Gebhard and Winter diligently map out Los Feliz's numerous homes of aesthetic interest in Los Feliz, then dismiss much of the neighborhood — namely the commercial and medical developments centered around Vermont Avenue and Sunset Boulevard — with the unusual term "skulchpile." You'll find no more peaceful vantage point from which to view this skulchpile than Frank Lloyd Wright and Rudolph Schindler's Barnsdall House, also known as the Hollyhock House, now known as the main set of structures in what has become Barnsdall Park, or Barnsdall Art Park, or Barnsdall Arts Park, depending on which sign you read. Despite those, and despite how unignorably the bold angularity of the house itself looms over Vermont, Barnsdall Park remains one of the strangely little-known assets of Los Feliz — indeed, of all Los Angeles. The first time someone told me to meet them there, I had to look the place up; now most friends, even those who've logged many more years in the city than I have, look surprised then I take them up there. Perhaps those who lift their gazes from the streets of Los Feliz get distracted by other sights: the Hollywood sign, for instance, or the Griffith Observatory, whose vast eponymous park people do tend to know something about.
"In size it is in the league of New York's Central Park, Philadelphia's Fairmount Park, or San Francisco's Golden Gate Park," write Gebhard and Winter. "But, for a variety of reasons, this great park functions not as an urban park but more like a distant regional park." They cite its relatively untamed landscape, its thin connection to the city, and certain long-standing desires to build in or through it, but if Griffith Park suffers one overall limitation, it has less to do with awareness than with accessibility. So often with the elements of Los Angeles most worthy of attention, you either don't know about them in the first place, or, if you do know about them, you may have a hard time making use of them. The city's defenders have long fallen back on — or even begun their arguments with — its heritage of illustrious residential architecture, both of the innovating and reviving varieties, but I've never quite summoned the same conviction. Some of these homes have undergone conversions to more open uses, the way Barnsdall Park has become home to a theater, a gallery, art classrooms, and so on. Most, though, permit entry only to those who actually live in them, or at least those who shoot in them, or those who snap up a ticket for the occasional tour.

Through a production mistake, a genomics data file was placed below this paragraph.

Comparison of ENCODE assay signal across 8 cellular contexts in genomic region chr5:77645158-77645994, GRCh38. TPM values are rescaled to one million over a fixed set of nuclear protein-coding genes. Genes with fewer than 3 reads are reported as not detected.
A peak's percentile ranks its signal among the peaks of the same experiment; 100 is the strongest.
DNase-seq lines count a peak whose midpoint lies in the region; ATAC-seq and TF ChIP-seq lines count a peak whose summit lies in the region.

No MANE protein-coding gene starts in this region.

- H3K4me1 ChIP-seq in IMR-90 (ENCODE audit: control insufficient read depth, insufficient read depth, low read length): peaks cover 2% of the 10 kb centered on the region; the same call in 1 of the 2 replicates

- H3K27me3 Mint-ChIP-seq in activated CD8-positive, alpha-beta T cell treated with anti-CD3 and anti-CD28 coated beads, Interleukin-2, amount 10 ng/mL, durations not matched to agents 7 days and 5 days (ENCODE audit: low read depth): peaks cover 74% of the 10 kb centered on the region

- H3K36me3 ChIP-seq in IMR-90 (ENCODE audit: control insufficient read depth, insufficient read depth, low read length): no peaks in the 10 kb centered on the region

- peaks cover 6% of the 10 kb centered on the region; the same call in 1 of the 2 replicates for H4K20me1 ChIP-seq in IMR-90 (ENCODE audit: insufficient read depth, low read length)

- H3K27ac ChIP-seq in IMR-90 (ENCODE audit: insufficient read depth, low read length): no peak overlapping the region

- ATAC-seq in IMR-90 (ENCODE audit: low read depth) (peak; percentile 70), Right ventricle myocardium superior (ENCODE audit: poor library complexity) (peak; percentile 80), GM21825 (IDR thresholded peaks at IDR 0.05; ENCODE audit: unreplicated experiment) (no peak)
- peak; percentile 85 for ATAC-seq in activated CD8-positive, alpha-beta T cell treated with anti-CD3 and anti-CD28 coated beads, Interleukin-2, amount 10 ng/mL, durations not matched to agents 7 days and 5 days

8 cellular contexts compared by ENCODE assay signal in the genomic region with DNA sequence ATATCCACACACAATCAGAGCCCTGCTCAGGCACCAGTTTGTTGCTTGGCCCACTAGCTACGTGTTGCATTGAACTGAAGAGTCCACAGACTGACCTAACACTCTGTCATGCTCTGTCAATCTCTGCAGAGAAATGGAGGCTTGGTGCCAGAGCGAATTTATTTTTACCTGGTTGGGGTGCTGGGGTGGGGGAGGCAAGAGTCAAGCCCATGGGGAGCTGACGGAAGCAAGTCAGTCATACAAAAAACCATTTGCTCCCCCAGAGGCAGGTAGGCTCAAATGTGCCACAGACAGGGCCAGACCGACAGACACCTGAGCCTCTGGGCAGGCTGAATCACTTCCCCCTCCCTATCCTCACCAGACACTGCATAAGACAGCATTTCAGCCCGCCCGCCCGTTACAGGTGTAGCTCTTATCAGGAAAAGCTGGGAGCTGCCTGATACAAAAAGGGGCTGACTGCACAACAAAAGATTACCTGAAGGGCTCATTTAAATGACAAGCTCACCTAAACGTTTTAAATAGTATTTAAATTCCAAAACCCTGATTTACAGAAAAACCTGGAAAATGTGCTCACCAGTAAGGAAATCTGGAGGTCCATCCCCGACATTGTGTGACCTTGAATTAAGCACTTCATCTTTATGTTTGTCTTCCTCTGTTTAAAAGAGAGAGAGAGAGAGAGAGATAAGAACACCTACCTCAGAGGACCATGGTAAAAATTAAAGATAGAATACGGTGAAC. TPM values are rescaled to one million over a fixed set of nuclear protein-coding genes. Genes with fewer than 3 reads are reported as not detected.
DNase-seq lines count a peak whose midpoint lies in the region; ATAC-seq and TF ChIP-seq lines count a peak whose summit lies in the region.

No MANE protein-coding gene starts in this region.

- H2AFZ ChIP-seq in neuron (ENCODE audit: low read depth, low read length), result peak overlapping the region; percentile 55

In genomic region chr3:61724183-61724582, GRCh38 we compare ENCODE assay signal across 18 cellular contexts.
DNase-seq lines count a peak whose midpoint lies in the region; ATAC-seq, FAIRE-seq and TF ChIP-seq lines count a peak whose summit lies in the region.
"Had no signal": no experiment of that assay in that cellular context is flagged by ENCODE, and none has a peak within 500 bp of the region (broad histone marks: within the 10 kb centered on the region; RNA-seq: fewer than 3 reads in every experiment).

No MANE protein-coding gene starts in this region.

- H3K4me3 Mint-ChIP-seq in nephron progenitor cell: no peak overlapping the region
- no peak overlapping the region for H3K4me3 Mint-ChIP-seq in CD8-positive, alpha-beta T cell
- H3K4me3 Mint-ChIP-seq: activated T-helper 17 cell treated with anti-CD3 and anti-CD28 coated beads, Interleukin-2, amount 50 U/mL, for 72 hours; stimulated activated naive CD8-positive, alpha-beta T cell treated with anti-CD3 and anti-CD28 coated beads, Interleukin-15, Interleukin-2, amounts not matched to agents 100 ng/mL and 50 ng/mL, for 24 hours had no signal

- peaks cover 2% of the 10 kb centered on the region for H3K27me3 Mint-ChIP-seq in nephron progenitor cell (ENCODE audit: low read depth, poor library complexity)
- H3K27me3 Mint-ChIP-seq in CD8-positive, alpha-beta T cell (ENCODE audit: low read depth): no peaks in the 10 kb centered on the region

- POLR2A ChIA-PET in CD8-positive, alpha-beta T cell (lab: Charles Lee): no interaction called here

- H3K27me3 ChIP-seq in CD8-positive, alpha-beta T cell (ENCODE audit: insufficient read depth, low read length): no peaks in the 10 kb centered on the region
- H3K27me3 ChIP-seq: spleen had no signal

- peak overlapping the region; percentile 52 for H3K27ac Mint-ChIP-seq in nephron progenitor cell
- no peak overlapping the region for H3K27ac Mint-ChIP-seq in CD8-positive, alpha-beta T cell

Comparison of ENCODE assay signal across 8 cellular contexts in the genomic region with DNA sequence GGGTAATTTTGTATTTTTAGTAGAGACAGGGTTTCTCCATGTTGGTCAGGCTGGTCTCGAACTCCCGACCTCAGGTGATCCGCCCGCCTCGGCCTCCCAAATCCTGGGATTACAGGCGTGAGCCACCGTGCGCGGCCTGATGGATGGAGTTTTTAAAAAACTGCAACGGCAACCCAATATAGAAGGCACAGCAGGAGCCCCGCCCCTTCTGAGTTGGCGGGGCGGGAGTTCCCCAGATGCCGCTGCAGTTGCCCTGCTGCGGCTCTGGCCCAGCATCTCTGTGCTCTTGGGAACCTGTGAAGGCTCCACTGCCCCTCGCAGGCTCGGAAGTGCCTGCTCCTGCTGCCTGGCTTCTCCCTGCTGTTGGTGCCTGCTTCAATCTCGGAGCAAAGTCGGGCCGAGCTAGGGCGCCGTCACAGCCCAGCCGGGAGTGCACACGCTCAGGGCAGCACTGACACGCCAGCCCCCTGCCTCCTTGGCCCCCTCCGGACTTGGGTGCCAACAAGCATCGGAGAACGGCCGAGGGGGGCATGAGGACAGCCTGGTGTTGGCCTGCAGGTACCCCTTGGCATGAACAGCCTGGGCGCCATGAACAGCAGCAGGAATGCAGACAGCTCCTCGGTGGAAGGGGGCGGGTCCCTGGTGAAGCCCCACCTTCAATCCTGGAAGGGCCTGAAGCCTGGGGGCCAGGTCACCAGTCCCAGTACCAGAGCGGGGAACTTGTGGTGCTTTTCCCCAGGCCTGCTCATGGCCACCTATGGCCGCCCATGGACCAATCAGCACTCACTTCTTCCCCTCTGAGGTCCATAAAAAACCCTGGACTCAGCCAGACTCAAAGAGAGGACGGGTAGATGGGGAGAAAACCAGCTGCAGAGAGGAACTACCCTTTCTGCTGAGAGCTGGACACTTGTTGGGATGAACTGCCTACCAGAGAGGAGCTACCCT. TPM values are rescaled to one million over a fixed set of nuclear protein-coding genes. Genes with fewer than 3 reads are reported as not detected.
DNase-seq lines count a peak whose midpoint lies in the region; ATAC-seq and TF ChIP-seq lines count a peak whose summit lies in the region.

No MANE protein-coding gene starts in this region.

Given that visiting friends already know to take a drive by the Lautners, the Neutras, and the Wrights of the city — and the far less noted but considerably weirder homes that lay between them — I tend to endorse the pleasures of the skulchpile. Los Feliz's lowlands have, in recent years, come to offer the stuff of high-end, low-risk hedonism: artisanal pizzas, intensively curated vintage shops, juiceries, old-fashioned foreign travel accessories, exotic coffees brewed by the cup. Rarely do my visits to the neighborhood not include at least a few minutes spent at the well-respected Skylight Books (or its art-music-film-architecture satellite just down the road), to whose world-literature shelf — a small one, but wholly dedicated and ever-changing — I always make a beeline. None of this comes cheap, of course, nor do the sort of meals people talk about: the latest in Thai fusion, new frontiers in vegan cuisine, elaborately re-engineered plates of unabashedly health-unconscious Americana. But the area also offers an abundance of less pricey options, starting with its fast-food chains, near-anonymous strip-mall eateries, and plain discount stores, none ever too far away.